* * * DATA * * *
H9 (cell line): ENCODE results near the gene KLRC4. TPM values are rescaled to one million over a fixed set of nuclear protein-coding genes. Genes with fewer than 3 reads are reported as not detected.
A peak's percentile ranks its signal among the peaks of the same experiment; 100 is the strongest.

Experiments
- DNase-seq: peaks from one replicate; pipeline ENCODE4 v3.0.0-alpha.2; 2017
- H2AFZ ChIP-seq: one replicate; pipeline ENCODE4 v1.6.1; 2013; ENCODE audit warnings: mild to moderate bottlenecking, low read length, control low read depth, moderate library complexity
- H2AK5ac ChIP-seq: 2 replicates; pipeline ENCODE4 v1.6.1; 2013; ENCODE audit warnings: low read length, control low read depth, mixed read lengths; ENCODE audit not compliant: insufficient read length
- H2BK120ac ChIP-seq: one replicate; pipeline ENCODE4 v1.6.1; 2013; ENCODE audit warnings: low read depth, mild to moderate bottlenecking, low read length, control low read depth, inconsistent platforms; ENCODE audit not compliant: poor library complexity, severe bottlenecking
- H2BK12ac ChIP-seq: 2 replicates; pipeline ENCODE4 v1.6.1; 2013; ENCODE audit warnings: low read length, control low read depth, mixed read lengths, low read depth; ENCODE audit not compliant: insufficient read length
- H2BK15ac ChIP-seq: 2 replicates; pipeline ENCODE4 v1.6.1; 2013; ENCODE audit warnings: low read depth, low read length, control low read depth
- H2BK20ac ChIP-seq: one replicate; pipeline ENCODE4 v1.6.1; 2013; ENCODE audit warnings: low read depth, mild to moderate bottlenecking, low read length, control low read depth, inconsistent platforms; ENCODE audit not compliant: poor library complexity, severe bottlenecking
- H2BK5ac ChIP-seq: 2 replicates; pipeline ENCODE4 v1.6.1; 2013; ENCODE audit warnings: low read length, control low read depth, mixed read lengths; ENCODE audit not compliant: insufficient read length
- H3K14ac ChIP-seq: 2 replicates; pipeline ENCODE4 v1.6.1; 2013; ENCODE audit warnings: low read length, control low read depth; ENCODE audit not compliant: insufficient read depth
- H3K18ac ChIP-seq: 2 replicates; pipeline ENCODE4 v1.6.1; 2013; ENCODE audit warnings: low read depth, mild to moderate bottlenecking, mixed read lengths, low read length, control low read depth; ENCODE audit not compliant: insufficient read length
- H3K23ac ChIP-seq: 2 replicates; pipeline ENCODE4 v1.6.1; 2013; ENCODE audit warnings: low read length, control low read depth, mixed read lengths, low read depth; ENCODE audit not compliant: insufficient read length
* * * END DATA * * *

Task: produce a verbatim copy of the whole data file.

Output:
H9 (cell line): ENCODE results near the gene KLRC4. TPM values are rescaled to one million over a fixed set of nuclear protein-coding genes. Genes with fewer than 3 reads are reported as not detected.
A peak's percentile ranks its signal among the peaks of the same experiment; 100 is the strongest.

Experiments
- DNase-seq: peaks from one replicate; pipeline ENCODE4 v3.0.0-alpha.2; 2017
- H2AFZ ChIP-seq: one replicate; pipeline ENCODE4 v1.6.1; 2013; ENCODE audit warnings: mild to moderate bottlenecking, low read length, control low read depth, moderate library complexity
- H2AK5ac ChIP-seq: 2 replicates; pipeline ENCODE4 v1.6.1; 2013; ENCODE audit warnings: low read length, control low read depth, mixed read lengths; ENCODE audit not compliant: insufficient read length
- H2BK120ac ChIP-seq: one replicate; pipeline ENCODE4 v1.6.1; 2013; ENCODE audit warnings: low read depth, mild to moderate bottlenecking, low read length, control low read depth, inconsistent platforms; ENCODE audit not compliant: poor library complexity, severe bottlenecking
- H2BK12ac ChIP-seq: 2 replicates; pipeline ENCODE4 v1.6.1; 2013; ENCODE audit warnings: low read length, control low read depth, mixed read lengths, low read depth; ENCODE audit not compliant: insufficient read length
- H2BK15ac ChIP-seq: 2 replicates; pipeline ENCODE4 v1.6.1; 2013; ENCODE audit warnings: low read depth, low read length, control low read depth
- H2BK20ac ChIP-seq: one replicate; pipeline ENCODE4 v1.6.1; 2013; ENCODE audit warnings: low read depth, mild to moderate bottlenecking, low read length, control low read depth, inconsistent platforms; ENCODE audit not compliant: poor library complexity, severe bottlenecking
- H2BK5ac ChIP-seq: 2 replicates; pipeline ENCODE4 v1.6.1; 2013; ENCODE audit warnings: low read length, control low read depth, mixed read lengths; ENCODE audit not compliant: insufficient read length
- H3K14ac ChIP-seq: 2 replicates; pipeline ENCODE4 v1.6.1; 2013; ENCODE audit warnings: low read length, control low read depth; ENCODE audit not compliant: insufficient read depth
- H3K18ac ChIP-seq: 2 replicates; pipeline ENCODE4 v1.6.1; 2013; ENCODE audit warnings: low read depth, mild to moderate bottlenecking, mixed read lengths, low read length, control low read depth; ENCODE audit not compliant: insufficient read length
- H3K23ac ChIP-seq: 2 replicates; pipeline ENCODE4 v1.6.1; 2013; ENCODE audit warnings: low read length, control low read depth, mixed read lengths, low read depth; ENCODE audit not compliant: insufficient read length